MRTI: Jam-packed weekend for all three ladder series on tap at Mid-Ohio

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This weekend’s Mazda Road to Indy action at the Mid-Ohio Sports Car Course will prove pivotal for the Indy Lights Presented by Cooper Tires, Pro Mazda Championship Presented by Cooper Tires, and the Cooper Tires USF2000 Championship Powered by Mazda.

In all, there’s a total of seven races for the three series. Championships might not be won but they could well be lost with bad results.

INDY LIGHTS (ENTRY LIST

Gabby Chaves rides into Mid-Ohio riding a wave of momentum following his win at Pocono and runner-up finish to Belardi Auto Racing teammate Alex Baron at Toronto. Chaves won this race last year for his inaugural Indy Lights win, and carries a 21-point lead into the doubleheader weekend over Zach Veach of Andretti Autosport.

Chaves will have a new teammate this weekend, with Starting Grid, Inc.-backed driver Axcil Jefferies of Zimbabwe replacing Baron this weekend. Jefferies made a pair of Indy Lights starts in 2013, including at Mid-Ohio.

Third-placed Jack Harvey of Schmidt Peterson Motorsports remains in title contention, 48 back heading into the weekend, while still seeking his first win. Matthew Brabham and Luiz Razia, Veach and Harvey’s respective teammates, could play spoilers.

PRO MAZDA (ENTRY LIST)

Spencer Pigot and Scott Hargrove spent their off weekend from their main championship splitting the Porsche GT3 Canada wins in Toronto two weeks ago. But now the Pro Mazda title protagonists are set to duke it out in the pair of open-wheel races this weekend. Pigot leads Hargrove by 17 points.

A logjam exists behind them for third, with Neil Alberico, Shelby Blackstock and Kyle Kaiser separated by only eight points. But with Alberico 71 back of Pigot heading into the weekend, it’s doubtful he or any of the remaining drivers in the field will be able to close the gap to the title leaders.

USF2000 (ENTRY LIST)

A tripleheader is on tap for the USF2000 kids this weekend. Cape Motorsports with Wayne Taylor Racing’s pair of Jake Eidson and Florian Latorre split the Toronto wins, with Latorre moving into the championship lead on 199 points and Eidson now second on 184. RC Enerson, who has several wins this season, ranks third on 177 with Aaron Telitz and Victor Franzoni – also race winners this year – rounding out the top five.

The USF2000 weekend at Mid-Ohio last year was plagued by one of its races being run nearly entirely behind the safety car due to wet conditions, and its Sunday race featuring a nearly dozen-car pileup at the start. No doubt they’ll seek a better race this time around.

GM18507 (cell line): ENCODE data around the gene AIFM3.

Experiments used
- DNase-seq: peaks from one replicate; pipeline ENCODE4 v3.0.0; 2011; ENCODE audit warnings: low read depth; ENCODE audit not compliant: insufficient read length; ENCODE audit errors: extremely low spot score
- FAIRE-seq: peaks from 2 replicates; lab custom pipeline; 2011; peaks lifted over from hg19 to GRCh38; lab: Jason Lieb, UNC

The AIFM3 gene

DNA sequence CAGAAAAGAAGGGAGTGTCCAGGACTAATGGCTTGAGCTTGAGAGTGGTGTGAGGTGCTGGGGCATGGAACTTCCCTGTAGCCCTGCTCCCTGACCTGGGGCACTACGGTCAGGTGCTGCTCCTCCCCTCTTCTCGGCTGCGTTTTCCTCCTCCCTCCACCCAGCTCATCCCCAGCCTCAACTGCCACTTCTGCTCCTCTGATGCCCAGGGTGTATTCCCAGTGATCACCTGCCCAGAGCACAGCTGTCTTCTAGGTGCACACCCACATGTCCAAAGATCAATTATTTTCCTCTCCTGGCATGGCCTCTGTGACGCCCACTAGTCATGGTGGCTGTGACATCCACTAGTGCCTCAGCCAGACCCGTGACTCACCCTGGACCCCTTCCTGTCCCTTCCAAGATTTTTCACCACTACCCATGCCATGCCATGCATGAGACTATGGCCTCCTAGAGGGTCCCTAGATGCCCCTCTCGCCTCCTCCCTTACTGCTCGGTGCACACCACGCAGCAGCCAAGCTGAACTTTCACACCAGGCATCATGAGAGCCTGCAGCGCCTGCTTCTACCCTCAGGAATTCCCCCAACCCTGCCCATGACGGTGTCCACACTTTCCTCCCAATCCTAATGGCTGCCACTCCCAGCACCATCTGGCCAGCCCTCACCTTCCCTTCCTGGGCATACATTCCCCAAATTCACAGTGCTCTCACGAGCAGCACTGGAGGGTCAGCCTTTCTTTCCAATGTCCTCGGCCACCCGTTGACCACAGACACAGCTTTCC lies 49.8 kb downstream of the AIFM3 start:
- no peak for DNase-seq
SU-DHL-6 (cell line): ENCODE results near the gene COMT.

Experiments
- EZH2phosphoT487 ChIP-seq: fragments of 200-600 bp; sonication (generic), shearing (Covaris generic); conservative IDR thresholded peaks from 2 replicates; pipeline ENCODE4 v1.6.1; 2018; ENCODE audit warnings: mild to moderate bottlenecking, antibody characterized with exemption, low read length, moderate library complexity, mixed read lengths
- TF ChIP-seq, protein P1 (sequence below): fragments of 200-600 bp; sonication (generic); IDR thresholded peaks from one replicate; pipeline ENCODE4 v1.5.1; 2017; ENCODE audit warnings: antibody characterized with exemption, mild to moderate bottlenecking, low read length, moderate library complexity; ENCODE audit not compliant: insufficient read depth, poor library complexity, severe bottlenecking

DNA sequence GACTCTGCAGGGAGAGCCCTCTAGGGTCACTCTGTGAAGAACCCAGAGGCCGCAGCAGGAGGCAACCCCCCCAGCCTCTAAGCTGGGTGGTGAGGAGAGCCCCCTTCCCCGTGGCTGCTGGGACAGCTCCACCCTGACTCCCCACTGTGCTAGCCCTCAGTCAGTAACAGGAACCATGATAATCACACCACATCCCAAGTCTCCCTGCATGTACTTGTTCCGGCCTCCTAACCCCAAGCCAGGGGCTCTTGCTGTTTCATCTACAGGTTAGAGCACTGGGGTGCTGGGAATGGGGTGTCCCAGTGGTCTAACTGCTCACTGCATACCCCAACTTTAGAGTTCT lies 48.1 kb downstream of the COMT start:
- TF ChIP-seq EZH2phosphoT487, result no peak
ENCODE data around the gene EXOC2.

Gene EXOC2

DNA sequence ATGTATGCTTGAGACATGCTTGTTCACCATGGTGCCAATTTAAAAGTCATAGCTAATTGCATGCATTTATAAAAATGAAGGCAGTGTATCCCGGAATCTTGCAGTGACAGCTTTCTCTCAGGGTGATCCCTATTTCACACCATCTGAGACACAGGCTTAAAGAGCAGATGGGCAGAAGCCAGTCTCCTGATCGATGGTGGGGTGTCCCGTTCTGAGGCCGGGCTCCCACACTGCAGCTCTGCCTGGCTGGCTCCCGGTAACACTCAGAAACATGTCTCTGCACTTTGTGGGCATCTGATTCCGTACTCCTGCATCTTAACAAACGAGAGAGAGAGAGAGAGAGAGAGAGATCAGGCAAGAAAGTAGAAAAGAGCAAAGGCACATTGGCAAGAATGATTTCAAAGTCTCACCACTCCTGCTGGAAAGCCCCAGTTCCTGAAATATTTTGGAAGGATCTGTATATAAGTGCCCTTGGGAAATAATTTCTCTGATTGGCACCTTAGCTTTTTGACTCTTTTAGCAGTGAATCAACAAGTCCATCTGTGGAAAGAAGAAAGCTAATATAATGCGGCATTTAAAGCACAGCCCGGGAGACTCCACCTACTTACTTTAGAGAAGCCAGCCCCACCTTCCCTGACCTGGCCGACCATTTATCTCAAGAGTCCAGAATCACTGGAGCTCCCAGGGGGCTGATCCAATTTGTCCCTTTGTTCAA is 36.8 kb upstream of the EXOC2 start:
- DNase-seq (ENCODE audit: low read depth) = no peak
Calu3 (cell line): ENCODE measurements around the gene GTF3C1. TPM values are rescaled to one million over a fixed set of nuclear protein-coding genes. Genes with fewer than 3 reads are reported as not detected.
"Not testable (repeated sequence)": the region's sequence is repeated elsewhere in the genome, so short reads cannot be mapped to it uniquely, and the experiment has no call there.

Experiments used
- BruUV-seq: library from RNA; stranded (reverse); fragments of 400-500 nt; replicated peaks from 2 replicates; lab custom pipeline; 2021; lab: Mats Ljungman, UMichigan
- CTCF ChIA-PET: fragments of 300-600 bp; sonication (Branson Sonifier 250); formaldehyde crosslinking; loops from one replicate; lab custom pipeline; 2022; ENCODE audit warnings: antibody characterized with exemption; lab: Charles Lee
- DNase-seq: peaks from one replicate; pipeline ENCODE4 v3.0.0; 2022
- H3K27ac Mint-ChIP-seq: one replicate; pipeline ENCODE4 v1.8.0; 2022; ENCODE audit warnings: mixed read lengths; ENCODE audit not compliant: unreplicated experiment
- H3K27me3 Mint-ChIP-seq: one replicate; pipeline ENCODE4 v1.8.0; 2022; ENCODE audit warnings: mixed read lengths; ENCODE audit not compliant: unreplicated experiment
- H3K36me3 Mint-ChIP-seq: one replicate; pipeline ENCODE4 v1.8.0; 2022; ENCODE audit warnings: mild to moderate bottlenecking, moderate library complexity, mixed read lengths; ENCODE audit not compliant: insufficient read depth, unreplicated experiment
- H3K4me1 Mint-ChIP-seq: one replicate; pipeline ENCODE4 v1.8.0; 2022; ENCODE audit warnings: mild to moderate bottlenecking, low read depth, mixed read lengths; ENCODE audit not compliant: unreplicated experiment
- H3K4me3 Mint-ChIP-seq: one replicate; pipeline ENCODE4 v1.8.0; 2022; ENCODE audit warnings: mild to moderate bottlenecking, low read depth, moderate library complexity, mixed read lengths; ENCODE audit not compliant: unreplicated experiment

The 11-car Indy Lights races are set for 3:25 p.m. Saturday and 11:45 a.m. Sunday; the 18-car Pro Mazda races are set for 5:35 p.m. Saturday and 10:45 a.m. Sunday; and the 21-car USF2000 races are set for 4 p.m. Friday, 1:05 p.m. Saturday and 9:05 a.m. Sunday.

F1 2017 driver review: Kimi Raikkonen

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Kimi Raikkonen

Team: Scuderia Ferrari
Car No.: 7
Races: 20
Wins: 0
Podiums: 7
Best Finish: P2 (Monaco, Hungary)
Pole Positions: 1
Fastest Laps: 2
Points: 205
Laps Led: 40
Championship Position: 4th

While this may have statistically been Kimi Raikkonen’s best campaign since his first year back in F1 in 2012, there is a good case for it being one of his most disappointing to date.

Raikkonen’s continued role at Ferrari has been questioned on a number of occasions, but the Finn looked capable of answering his critics heading into 2017 after impressing through pre-season testing as he appeared to get to grips well with the new-style cars.

But we soon grew accustomed to the same old story: flashes of potential, but otherwise an underwhelming, unsatisfactory campaign that saw Raikkonen be dwarfed by his teammate, Sebastian Vettel.

Raikkonen’s charge to his first pole position for over eight years in Monaco gave hope of a popular win, only for Ferrari to play its strategy in favor of title contender Vettel – why wouldn’t the team do so? – to leave him a disgruntled second.

While Vettel was able to impress at the majority of circuits, Raikkonen only looked strong at tracks that were unquestionably ‘Ferrari’ tracks, such as Hungary and Brazil. Like Vettel, Raikkonen should have racked up a good haul of points in Singapore, only for the start-line crash to sideline both Ferraris before they even reached Turn 1.

Again there is the question of ‘what could have been?’ in Malaysia had it not been for the spark plug issue on the grid, yet in Japan, Raikkonen was nowhere, finishing behind the Mercedes and Red Bulls.

Finishing just five points clear of Daniel Ricciardo despite having a much faster car for the best part of the season and the Red Bull driver’s own reliability issues sums up the disappointment of Raikkonen’s campaign.

He should have been an ally for Vettel in the title race by nicking points of Lewis Hamilton, much as Valtteri Bottas was doing for his Mercedes teammate. Instead, Raikkonen seemed to be tagging along for the best part of this season.

Season High: Pole in Monaco, his first since the 2008 French Grand Prix.

Season Low: Finishing a distant P4 at Spa – a circuit he made his own in the 2000s.